New Rule from AEMC Allows Retailers to Defer Network Bills

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The Australian Energy Market Commission  (‘AEMC’) has just finalised a rule that will allow the majority of market energy retailers in Australia to defer network bills for 6 months. Here we explain this decision and what it means for retailers.

The Problem for Retailers

COVID-19, and the regulatory responses to it, has had a significant impact on energy retailers.  The usual collections processes used by electricity retailers have changed as those retailers have sought to act in a manner that is consistent with the AER’s 10 Principles. One consequence of this, is that customer debt to retailers is increasing significantly. This has, in turn put cashflow pressure on retailers.

AEMC’s Solution : Deferral of Network Bills

Network charges are the amounts that retailers need to pay to their local distributors (‘Distribution Network Service Providers’, or ‘DNSPs’ for the use of their electricity infrastructure: The ‘poles and wires’ and associated equipment.

Given that these charges typically make up around 40 percent of retail bills, a relaxation on the payment requirements would be of significant help to retailers in trying to pay their own bills. Key details of the proposal include:

  • Payment deferral for network charges will only be permitted with respect to residential and small business customers on a payment plans, hardship arrangements or deferred debt arrangements, at the time the retailer is issued with the bill. This means that the retailer cannot simply defer payment of all network bills;
  • It does not apply to government-owned retailers or retailers of last resort. This is because there is already a solvency framework in place for these retailers to support them;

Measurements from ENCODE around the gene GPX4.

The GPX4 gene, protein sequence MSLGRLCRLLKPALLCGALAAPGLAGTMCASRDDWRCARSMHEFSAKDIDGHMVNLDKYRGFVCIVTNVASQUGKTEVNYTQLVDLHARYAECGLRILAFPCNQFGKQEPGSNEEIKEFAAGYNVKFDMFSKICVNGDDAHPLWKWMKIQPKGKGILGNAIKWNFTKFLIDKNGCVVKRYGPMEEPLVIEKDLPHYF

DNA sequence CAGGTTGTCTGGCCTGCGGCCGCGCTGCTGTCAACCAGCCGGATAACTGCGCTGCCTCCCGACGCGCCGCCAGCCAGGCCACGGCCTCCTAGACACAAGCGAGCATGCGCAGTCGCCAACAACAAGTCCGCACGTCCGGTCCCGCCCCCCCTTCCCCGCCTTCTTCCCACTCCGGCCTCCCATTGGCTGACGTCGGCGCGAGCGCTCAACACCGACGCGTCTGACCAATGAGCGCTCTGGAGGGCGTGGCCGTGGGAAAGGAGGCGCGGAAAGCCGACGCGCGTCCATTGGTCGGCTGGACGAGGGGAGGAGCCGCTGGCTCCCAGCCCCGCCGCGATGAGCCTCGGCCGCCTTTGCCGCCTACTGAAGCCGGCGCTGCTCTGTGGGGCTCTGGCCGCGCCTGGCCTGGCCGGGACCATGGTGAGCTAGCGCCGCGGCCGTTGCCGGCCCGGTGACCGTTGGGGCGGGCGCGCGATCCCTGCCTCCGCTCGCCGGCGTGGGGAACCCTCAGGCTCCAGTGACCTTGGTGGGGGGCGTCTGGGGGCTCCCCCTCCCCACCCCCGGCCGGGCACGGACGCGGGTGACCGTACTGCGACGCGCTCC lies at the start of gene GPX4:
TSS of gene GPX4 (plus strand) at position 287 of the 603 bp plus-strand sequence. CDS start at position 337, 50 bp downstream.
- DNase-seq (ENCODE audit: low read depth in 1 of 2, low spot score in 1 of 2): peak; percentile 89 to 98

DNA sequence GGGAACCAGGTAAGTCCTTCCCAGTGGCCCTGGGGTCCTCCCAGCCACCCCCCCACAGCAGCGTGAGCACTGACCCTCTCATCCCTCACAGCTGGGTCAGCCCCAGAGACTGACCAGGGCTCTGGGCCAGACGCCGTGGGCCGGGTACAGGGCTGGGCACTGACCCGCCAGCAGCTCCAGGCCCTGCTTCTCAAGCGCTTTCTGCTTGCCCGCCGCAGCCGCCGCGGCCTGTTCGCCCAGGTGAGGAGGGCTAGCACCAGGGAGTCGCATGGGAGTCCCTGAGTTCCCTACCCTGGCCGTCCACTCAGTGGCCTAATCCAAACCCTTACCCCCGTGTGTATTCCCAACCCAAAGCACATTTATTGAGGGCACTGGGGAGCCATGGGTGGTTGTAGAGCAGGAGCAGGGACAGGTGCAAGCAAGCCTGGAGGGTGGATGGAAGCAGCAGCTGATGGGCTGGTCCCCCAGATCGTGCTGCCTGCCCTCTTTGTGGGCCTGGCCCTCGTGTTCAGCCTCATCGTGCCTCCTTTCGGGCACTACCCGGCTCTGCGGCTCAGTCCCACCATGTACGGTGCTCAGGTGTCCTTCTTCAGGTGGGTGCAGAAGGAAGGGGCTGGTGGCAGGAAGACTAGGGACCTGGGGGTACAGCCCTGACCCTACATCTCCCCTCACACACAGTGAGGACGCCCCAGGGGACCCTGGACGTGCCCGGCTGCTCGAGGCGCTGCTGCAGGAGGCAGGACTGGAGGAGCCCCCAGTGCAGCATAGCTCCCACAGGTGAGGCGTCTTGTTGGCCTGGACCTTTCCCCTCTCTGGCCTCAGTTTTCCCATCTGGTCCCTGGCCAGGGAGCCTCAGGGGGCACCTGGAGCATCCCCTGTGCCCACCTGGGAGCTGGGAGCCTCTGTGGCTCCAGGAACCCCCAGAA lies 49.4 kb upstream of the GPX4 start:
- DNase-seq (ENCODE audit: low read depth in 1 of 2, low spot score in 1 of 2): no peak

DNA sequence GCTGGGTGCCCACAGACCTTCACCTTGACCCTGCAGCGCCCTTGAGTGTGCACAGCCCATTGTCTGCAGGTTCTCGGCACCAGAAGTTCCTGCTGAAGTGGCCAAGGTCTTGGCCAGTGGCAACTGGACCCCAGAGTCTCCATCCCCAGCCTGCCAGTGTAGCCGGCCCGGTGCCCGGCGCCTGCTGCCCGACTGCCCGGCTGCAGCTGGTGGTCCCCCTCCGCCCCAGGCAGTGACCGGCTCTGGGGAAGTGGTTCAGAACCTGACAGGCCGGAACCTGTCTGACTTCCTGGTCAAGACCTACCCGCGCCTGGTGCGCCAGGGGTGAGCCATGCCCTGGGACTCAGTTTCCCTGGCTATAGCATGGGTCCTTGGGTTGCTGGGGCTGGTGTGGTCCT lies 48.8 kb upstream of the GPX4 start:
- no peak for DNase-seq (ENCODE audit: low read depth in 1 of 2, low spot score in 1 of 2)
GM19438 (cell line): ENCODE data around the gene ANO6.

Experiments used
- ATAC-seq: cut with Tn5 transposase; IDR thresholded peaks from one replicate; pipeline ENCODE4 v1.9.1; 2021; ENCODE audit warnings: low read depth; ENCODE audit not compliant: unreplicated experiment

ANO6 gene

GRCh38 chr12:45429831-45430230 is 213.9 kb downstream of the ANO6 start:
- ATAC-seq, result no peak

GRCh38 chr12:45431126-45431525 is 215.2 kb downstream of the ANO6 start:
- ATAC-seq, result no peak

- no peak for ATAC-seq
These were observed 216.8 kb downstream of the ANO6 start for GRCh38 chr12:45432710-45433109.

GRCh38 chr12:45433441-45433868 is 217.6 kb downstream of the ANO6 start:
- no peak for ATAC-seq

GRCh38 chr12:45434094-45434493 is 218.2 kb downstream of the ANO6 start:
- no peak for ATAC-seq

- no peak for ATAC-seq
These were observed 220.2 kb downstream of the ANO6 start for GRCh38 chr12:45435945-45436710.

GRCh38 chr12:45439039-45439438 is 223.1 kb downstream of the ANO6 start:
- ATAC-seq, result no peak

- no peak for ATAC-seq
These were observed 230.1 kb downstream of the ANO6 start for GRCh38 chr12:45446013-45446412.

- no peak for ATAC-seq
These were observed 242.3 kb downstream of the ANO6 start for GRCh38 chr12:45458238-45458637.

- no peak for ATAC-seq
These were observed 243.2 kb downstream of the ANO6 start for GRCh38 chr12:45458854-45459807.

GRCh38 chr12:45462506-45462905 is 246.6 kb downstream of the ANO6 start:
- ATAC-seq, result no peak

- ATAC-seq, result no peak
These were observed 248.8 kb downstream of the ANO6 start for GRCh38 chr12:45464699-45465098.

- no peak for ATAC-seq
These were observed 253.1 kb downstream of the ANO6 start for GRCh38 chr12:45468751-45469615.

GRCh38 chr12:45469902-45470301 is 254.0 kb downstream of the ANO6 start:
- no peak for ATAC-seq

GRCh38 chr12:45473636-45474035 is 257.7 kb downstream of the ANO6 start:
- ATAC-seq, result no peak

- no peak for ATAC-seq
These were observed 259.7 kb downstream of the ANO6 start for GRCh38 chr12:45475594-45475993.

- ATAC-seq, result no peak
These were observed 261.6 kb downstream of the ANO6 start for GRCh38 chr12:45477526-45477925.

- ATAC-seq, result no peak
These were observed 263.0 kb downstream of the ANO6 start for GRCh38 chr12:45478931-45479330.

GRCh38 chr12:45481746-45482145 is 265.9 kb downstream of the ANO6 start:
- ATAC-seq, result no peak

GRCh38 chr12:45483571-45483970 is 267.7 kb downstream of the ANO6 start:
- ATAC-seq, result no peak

• Interest is charged on deferred payments. This is intended to have the effect of discouraging retailers from using deferral unless they have to.

Our take

It was inevitable, of course, that relaxed payment mechanisms for customers would have an impact on retailer cashflow and potential solvency. This mechanism should give some degree of breathing space to market retailers who are feeling the pressure. Note, this deferral will not apply to ‘on-selling’ retailers (such as those who sell energy entirely in embedded networks) as they are not liable to pay network charges to DNSPs.

Note that these changes are in addition to general protections which were introduced in response to COVID-19 to support any company in Australia (including energy retailers). These changes  include:

  • An increase in the minimum required amount for a statutory demand for payment of debt ($2,000 to $20,000) as well as the time required to pay (from 21 days to six months). This was the standard mechanism by which liquidation proceedings would be commenced;
  • A new temporary ‘safe harbour’ for company directors who may otherwise be facilitating insolvent trading;
  • Various cash grants to support businesses in difficulty.

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